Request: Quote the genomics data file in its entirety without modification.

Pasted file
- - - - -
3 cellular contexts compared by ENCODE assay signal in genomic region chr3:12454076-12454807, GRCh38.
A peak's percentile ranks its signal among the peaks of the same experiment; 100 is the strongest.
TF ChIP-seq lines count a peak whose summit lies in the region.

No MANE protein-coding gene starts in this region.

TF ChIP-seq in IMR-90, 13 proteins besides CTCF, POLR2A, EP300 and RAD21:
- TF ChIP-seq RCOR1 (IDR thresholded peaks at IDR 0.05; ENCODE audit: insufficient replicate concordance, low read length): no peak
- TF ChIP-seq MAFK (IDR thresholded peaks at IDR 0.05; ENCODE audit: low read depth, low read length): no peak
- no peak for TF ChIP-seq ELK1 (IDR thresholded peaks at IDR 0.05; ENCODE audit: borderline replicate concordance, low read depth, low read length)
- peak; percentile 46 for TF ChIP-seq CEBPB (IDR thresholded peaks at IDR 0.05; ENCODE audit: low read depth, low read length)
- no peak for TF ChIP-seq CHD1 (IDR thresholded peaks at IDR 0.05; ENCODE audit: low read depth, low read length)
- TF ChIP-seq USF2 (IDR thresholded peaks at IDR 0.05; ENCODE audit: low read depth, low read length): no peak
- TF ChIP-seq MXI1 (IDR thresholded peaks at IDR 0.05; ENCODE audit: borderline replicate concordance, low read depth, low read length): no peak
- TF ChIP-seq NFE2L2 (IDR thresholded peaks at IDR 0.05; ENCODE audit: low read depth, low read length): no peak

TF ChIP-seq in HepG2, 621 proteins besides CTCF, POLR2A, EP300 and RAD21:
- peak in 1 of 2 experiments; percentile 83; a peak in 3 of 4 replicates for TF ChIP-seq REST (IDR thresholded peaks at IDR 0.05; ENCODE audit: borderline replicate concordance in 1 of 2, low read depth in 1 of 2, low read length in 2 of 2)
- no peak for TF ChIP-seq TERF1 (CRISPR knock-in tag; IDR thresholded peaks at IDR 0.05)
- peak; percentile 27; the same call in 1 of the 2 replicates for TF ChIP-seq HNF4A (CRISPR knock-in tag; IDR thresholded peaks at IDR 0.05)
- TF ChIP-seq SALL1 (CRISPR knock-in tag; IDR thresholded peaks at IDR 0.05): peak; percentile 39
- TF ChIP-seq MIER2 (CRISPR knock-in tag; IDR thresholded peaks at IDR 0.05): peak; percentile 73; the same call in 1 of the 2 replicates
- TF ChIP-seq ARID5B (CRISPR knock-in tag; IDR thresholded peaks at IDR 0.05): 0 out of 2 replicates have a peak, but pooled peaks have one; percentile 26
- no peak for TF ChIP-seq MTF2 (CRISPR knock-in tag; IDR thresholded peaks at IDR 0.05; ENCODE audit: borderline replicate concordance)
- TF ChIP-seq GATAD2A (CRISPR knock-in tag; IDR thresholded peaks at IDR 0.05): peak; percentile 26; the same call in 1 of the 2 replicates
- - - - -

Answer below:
3 cellular contexts compared by ENCODE assay signal in genomic region chr3:12454076-12454807, GRCh38.
A peak's percentile ranks its signal among the peaks of the same experiment; 100 is the strongest.
TF ChIP-seq lines count a peak whose summit lies in the region.

No MANE protein-coding gene starts in this region.

TF ChIP-seq in IMR-90, 13 proteins besides CTCF, POLR2A, EP300 and RAD21:
- TF ChIP-seq RCOR1 (IDR thresholded peaks at IDR 0.05; ENCODE audit: insufficient replicate concordance, low read length): no peak
- TF ChIP-seq MAFK (IDR thresholded peaks at IDR 0.05; ENCODE audit: low read depth, low read length): no peak
- no peak for TF ChIP-seq ELK1 (IDR thresholded peaks at IDR 0.05; ENCODE audit: borderline replicate concordance, low read depth, low read length)
- peak; percentile 46 for TF ChIP-seq CEBPB (IDR thresholded peaks at IDR 0.05; ENCODE audit: low read depth, low read length)
- no peak for TF ChIP-seq CHD1 (IDR thresholded peaks at IDR 0.05; ENCODE audit: low read depth, low read length)
- TF ChIP-seq USF2 (IDR thresholded peaks at IDR 0.05; ENCODE audit: low read depth, low read length): no peak
- TF ChIP-seq MXI1 (IDR thresholded peaks at IDR 0.05; ENCODE audit: borderline replicate concordance, low read depth, low read length): no peak
- TF ChIP-seq NFE2L2 (IDR thresholded peaks at IDR 0.05; ENCODE audit: low read depth, low read length): no peak

TF ChIP-seq in HepG2, 621 proteins besides CTCF, POLR2A, EP300 and RAD21:
- peak in 1 of 2 experiments; percentile 83; a peak in 3 of 4 replicates for TF ChIP-seq REST (IDR thresholded peaks at IDR 0.05; ENCODE audit: borderline replicate concordance in 1 of 2, low read depth in 1 of 2, low read length in 2 of 2)
- no peak for TF ChIP-seq TERF1 (CRISPR knock-in tag; IDR thresholded peaks at IDR 0.05)
- peak; percentile 27; the same call in 1 of the 2 replicates for TF ChIP-seq HNF4A (CRISPR knock-in tag; IDR thresholded peaks at IDR 0.05)
- TF ChIP-seq SALL1 (CRISPR knock-in tag; IDR thresholded peaks at IDR 0.05): peak; percentile 39
- TF ChIP-seq MIER2 (CRISPR knock-in tag; IDR thresholded peaks at IDR 0.05): peak; percentile 73; the same call in 1 of the 2 replicates
- TF ChIP-seq ARID5B (CRISPR knock-in tag; IDR thresholded peaks at IDR 0.05): 0 out of 2 replicates have a peak, but pooled peaks have one; percentile 26
- no peak for TF ChIP-seq MTF2 (CRISPR knock-in tag; IDR thresholded peaks at IDR 0.05; ENCODE audit: borderline replicate concordance)
- TF ChIP-seq GATAD2A (CRISPR knock-in tag; IDR thresholded peaks at IDR 0.05): peak; percentile 26; the same call in 1 of the 2 replicates